I walked into Future Shop – the IPods were near the door – I asked to see a Classic – and saw the price tag. I couldn’t help myself – I told the sales boy (they are all so young in these stores) three separate times, in what was shaping up to be a short encounter – I just wish they didn’t cost so much. I’m sure he was thinking, OK lady, get over it, already. Even after my lamentations, he still tried to sell me $90.00 extra in extended warranties and forced me to listen to all the reasons I should consider forking out the extra cash. He even had a handy little check-list to reinforce his message. Holy thick as a brick, Batman – the end price was already a bit over $280.00. No thanks!
I found the small white box, a bit bigger than a deck of cards and maybe twice as thick (very classic looking, by the way), quite intimidating. I simply let in sit where I tossed it on the desk for almost a week. Bruce and I discussed it night after night on the phone – should we just return it? Every moron (except us apparently) knows an IPod can only work off the ITunes platform. I have ITunes on my laptop but Bruce’s wireless card on his laptop has bit the dust and we aren’t going to replace it. The thought of him using my computer all the time brings out my kid who won’t let anyone else touch her soccer ball on the playground persona. Bruce can somehow manage to screw-up the look of my entire desktop without conscious knowledge of having done anything at all in an amazing short period of time. Then we obsessed for some time about the fact that all the music we wanted to put in this damn thing was ripped into his computer using Windows Media – would it transfer over? What about later when he wants to transfer his LP collection?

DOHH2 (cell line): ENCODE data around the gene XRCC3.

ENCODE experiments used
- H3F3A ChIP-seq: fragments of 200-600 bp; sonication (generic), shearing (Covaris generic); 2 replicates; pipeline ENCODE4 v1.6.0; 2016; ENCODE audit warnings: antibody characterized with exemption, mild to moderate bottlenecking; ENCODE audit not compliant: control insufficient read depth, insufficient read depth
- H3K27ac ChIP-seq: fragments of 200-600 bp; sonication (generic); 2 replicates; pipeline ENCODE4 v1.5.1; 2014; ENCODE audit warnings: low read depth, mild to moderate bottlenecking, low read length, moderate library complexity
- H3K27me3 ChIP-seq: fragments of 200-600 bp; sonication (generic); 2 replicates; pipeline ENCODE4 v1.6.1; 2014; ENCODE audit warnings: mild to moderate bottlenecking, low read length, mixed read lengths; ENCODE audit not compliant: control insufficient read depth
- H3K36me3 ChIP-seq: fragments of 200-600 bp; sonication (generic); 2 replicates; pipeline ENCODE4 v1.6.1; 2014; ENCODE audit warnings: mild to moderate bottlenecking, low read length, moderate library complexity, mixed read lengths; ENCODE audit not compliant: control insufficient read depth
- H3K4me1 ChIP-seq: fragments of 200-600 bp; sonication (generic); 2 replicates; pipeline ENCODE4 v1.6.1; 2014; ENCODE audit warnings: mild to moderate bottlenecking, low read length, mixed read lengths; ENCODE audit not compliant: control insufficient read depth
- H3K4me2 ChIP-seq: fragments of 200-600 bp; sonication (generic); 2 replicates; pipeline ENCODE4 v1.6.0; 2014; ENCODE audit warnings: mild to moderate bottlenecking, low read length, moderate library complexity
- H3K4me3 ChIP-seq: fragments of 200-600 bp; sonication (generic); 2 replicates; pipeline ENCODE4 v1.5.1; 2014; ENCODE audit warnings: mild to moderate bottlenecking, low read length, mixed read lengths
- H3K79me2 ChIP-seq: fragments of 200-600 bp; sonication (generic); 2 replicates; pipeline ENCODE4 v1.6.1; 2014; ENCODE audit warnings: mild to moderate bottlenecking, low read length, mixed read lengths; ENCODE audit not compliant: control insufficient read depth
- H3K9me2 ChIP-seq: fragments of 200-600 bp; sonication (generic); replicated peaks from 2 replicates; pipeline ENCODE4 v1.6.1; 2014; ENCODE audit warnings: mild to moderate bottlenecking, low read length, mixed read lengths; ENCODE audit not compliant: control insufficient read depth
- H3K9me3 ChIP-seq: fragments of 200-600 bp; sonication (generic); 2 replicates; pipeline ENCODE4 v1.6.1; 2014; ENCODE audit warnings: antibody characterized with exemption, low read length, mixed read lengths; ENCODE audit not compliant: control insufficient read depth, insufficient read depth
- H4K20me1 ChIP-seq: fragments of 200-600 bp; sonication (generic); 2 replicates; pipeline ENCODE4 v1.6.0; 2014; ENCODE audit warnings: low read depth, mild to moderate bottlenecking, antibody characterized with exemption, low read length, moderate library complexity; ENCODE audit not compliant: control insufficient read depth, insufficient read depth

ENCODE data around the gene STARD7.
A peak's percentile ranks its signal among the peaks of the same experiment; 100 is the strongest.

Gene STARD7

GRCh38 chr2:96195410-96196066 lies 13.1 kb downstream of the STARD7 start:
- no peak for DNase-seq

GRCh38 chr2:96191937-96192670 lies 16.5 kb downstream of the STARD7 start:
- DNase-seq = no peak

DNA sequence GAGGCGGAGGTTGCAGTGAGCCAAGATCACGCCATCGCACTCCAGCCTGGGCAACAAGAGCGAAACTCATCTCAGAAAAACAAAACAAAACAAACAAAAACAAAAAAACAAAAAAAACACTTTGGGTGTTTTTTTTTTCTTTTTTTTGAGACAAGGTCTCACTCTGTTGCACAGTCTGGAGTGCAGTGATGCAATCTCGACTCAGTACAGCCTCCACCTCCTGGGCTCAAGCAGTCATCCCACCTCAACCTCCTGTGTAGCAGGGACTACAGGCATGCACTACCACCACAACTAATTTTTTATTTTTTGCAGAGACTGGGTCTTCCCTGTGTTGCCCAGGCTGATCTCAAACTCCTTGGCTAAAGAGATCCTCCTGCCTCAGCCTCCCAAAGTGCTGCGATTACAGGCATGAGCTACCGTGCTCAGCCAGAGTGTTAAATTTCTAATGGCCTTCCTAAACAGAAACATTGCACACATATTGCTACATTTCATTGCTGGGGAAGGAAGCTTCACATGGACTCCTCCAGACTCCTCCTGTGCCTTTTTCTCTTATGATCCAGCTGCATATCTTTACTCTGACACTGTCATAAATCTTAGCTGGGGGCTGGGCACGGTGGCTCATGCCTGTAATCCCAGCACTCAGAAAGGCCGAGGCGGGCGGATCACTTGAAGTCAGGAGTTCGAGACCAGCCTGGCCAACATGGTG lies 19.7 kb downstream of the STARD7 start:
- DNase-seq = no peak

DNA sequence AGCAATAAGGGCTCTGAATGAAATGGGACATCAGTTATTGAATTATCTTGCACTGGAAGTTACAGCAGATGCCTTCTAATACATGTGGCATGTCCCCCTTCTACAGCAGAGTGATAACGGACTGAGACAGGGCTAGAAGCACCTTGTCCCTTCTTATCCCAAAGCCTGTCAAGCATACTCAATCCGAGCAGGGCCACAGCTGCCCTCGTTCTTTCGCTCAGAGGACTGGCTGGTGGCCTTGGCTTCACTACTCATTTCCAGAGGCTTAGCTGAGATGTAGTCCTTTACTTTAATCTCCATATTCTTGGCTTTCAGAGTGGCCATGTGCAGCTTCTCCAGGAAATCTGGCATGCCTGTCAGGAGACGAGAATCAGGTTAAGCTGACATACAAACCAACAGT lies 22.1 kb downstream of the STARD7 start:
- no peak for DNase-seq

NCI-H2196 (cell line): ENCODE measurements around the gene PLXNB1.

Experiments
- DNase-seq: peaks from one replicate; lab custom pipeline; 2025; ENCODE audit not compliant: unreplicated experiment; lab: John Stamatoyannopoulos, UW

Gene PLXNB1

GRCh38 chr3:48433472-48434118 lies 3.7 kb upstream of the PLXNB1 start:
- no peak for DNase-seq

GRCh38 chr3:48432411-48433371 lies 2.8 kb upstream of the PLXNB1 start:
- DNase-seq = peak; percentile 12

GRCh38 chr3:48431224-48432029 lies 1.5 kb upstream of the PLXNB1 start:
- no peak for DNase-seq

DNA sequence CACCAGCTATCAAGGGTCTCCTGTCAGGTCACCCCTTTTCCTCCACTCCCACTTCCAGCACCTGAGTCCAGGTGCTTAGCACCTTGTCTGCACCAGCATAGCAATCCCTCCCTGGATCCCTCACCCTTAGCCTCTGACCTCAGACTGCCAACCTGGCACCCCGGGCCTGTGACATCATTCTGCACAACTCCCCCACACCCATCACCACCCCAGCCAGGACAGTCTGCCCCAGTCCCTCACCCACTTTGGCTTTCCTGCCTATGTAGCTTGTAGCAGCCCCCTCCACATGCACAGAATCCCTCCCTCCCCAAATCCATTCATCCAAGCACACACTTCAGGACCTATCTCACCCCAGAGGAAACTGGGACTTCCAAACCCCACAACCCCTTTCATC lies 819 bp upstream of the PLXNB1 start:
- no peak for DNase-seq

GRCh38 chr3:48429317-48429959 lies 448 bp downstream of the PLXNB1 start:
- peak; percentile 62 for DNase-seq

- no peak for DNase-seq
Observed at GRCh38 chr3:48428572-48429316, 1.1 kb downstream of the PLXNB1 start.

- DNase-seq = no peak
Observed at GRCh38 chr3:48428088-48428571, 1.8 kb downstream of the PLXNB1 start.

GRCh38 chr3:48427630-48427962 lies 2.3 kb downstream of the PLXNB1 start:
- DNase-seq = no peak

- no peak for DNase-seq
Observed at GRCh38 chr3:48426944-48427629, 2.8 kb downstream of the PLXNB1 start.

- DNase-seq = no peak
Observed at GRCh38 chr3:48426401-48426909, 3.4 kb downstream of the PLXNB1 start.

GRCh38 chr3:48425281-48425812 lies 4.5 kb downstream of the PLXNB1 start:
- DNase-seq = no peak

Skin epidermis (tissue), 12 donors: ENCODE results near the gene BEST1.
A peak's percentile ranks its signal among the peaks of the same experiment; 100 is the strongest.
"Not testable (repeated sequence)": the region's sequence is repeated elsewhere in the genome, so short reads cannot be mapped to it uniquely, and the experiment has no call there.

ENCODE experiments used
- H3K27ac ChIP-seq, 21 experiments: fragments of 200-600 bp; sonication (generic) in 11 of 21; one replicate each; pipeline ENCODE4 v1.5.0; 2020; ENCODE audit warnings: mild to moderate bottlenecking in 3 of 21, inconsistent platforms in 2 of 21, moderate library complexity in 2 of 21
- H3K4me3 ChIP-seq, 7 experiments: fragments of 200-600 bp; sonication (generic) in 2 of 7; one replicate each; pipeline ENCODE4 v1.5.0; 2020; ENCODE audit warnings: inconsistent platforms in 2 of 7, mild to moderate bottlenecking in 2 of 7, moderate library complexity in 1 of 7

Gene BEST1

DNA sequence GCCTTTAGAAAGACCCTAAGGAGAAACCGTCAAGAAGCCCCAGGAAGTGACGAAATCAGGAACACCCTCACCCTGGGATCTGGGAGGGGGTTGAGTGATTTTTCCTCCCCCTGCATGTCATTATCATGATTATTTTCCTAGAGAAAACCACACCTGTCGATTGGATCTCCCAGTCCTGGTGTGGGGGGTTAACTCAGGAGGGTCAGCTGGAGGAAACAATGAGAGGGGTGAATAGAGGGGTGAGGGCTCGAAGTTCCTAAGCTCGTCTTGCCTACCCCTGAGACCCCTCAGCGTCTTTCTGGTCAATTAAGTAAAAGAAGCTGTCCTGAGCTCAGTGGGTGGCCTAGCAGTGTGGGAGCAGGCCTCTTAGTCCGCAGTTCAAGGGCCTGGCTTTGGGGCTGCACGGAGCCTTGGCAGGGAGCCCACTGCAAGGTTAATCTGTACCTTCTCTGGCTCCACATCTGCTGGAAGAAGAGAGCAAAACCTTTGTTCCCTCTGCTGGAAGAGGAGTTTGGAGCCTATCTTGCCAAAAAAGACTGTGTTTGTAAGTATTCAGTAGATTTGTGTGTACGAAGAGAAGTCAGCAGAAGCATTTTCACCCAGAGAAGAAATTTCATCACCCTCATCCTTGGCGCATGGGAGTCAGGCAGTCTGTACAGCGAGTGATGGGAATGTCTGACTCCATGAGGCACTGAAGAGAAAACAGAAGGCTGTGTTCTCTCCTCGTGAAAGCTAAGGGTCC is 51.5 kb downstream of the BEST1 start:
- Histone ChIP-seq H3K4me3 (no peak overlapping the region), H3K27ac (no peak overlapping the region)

I hate returning things so I made the executive decision to get the thing out of the bag and open it up. I knew I should make sure it worked before travelling back to the hinterlands. OMG – the stress of my initial encounters with this space-aged looking piece of very expensive technology nearly rocketed my BP over the top. Suffice to say things didn’t start well – I had to get a knife to get inside the plastic wrap. Everything inside the box was so neatly packaged it was scary. The directions consisted of a very thin – no doubt classy – but to me totally inadequate – single sheet of paper. I could feel the beads of sweat forming on my brow.
Open ITunes – check – plug device into USB port on computer – check – wait for instructions. I screamed on the phone to my daughter that there were no instructions coming up. Just wait – they came. After that it was the proverbial piece of cake. Everything I had in ITunes synced into the device as slick as a hippo in a pool of mud. All the files I had on my computer (including a couple of albums I had ripped in using Windows Media) were exported to ITunes in the blink of an eye. ITunes automatically converted any files that needed converting. After a few hours the device was charged, loaded with a ton of CBC podcasts, and ready to go. Well, almost. Apparently, everyone knows that the middle circle thing on the IPod spins around and that’s how you get up and down the various lists. I found this out after trying every possible combination of arrows to no avail and finally asking for help – holy feel like a classic fool, Batman. Oh well. I’m ready to pass the beast on for sure. Life is good. I survived.